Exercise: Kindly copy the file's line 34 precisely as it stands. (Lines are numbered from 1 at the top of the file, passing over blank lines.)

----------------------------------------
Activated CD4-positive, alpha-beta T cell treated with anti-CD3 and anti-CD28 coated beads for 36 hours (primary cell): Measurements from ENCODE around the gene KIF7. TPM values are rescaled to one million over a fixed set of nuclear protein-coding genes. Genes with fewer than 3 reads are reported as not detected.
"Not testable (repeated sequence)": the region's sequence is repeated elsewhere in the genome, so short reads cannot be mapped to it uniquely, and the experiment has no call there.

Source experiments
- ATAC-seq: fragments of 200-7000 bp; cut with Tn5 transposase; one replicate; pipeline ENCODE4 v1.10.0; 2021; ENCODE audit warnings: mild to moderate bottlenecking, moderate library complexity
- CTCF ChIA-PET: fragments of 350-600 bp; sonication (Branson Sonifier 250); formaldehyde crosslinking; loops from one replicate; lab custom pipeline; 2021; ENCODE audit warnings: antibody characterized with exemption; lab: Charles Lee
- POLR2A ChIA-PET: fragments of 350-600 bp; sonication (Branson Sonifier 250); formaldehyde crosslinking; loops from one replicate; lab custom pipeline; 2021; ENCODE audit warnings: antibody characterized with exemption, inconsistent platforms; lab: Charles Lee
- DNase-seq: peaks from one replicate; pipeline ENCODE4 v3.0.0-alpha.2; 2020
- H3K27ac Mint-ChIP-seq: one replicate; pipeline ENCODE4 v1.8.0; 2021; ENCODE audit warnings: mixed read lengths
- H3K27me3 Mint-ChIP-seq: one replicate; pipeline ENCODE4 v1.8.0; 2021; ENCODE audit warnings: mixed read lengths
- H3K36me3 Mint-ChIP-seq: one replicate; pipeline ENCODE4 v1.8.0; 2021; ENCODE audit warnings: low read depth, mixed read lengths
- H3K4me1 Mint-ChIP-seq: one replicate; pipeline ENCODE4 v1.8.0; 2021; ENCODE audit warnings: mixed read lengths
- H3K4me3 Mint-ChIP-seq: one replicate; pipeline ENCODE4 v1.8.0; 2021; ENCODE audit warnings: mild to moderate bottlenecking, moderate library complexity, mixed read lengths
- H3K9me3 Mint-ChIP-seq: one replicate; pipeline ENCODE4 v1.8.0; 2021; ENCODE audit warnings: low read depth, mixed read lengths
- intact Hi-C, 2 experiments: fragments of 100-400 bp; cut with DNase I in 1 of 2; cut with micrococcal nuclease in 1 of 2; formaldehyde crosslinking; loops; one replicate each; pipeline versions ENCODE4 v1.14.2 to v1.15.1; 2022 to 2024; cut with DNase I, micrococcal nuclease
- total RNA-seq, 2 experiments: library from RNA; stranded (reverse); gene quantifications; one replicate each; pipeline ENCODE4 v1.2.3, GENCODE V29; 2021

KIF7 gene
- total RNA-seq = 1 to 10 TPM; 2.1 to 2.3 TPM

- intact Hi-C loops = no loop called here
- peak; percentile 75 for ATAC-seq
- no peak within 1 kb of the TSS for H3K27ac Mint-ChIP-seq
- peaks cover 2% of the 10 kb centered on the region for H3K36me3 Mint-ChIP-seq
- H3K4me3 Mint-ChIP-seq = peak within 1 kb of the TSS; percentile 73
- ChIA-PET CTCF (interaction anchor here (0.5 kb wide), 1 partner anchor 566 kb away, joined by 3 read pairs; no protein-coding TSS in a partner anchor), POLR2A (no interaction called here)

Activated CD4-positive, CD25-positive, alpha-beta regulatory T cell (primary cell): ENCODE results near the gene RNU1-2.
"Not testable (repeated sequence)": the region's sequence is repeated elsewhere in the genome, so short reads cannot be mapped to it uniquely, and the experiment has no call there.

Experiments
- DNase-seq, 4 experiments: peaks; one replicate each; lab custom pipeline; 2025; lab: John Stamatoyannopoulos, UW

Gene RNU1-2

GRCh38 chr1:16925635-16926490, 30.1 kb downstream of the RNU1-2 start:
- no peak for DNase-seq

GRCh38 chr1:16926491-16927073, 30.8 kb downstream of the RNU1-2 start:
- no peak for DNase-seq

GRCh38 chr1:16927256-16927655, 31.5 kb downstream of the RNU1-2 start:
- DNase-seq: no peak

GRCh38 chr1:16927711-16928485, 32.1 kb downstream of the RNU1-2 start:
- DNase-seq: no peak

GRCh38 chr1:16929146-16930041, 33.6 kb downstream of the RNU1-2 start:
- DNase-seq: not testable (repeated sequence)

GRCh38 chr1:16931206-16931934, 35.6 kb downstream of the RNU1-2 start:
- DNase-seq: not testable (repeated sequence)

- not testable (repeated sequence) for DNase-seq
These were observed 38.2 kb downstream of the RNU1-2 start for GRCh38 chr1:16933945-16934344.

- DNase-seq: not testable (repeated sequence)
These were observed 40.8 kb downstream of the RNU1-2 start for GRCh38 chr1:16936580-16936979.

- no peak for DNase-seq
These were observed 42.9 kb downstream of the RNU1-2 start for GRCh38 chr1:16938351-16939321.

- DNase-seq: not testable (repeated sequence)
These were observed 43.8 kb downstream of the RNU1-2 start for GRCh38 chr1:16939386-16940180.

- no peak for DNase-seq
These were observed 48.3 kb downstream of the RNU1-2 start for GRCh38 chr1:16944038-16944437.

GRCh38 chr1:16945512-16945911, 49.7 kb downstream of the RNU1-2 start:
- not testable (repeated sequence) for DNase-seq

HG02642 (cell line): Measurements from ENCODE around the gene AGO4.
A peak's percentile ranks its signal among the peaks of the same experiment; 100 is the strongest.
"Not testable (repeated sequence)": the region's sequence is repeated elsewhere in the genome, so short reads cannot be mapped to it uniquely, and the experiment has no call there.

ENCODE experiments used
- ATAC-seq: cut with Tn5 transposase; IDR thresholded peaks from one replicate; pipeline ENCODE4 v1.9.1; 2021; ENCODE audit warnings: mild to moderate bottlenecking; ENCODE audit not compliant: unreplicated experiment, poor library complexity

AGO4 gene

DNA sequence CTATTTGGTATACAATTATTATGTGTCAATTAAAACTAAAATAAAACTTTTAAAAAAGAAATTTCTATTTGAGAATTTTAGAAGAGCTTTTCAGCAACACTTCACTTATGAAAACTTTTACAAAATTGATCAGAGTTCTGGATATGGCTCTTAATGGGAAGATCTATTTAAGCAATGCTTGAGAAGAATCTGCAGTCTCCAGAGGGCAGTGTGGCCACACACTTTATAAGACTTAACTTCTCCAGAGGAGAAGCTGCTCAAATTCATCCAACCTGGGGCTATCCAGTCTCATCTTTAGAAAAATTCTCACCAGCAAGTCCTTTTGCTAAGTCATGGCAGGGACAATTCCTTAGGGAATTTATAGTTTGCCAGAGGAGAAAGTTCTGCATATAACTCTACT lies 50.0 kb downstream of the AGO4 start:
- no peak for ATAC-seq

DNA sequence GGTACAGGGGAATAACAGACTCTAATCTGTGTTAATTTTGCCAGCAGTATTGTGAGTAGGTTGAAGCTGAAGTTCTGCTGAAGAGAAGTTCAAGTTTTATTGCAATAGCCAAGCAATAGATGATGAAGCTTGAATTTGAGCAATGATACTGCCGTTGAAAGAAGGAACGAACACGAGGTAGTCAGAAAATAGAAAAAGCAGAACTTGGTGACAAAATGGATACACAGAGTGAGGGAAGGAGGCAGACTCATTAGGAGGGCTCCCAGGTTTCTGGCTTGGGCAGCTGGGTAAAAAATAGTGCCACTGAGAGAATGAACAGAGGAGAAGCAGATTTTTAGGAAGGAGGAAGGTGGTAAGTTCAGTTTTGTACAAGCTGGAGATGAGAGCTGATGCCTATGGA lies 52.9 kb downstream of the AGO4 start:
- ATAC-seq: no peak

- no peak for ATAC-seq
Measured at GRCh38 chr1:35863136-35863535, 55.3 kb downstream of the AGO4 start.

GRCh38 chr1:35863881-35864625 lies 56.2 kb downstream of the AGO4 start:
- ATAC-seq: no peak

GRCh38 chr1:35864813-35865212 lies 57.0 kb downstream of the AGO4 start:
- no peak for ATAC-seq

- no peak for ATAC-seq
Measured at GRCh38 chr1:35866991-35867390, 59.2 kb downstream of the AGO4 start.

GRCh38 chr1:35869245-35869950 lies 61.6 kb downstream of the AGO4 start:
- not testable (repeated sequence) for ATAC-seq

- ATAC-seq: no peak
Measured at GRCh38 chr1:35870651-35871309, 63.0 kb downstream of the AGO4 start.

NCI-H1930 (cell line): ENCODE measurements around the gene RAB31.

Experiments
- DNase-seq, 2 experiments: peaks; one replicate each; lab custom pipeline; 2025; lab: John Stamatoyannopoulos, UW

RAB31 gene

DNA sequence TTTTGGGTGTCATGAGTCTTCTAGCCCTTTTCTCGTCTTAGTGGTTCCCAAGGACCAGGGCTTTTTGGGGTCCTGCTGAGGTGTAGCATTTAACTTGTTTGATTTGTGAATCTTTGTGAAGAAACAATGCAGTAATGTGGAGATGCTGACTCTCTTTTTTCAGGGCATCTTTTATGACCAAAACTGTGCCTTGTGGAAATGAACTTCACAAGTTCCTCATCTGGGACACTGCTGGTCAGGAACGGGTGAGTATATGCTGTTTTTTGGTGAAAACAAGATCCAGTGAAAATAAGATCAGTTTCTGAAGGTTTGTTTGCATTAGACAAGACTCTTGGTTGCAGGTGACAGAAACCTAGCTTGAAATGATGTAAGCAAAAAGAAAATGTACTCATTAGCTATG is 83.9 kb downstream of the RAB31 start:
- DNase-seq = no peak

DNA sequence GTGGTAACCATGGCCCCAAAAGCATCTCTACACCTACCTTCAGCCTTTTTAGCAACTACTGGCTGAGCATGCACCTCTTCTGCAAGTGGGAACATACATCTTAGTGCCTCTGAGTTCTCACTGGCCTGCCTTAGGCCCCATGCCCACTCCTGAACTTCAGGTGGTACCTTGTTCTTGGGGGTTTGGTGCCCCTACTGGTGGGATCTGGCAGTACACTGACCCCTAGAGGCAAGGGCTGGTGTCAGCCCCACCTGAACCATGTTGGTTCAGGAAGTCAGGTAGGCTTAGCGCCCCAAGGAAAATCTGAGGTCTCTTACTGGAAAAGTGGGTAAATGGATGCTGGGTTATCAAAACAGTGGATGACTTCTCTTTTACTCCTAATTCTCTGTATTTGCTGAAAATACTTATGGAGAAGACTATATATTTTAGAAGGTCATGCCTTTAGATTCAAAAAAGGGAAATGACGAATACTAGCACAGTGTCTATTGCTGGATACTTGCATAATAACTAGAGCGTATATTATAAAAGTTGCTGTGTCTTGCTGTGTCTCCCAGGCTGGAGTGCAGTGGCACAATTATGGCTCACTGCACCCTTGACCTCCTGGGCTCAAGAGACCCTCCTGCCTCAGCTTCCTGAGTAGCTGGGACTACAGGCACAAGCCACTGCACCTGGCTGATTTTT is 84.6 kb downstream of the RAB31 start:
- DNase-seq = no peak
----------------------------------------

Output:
- DNase-seq: no peak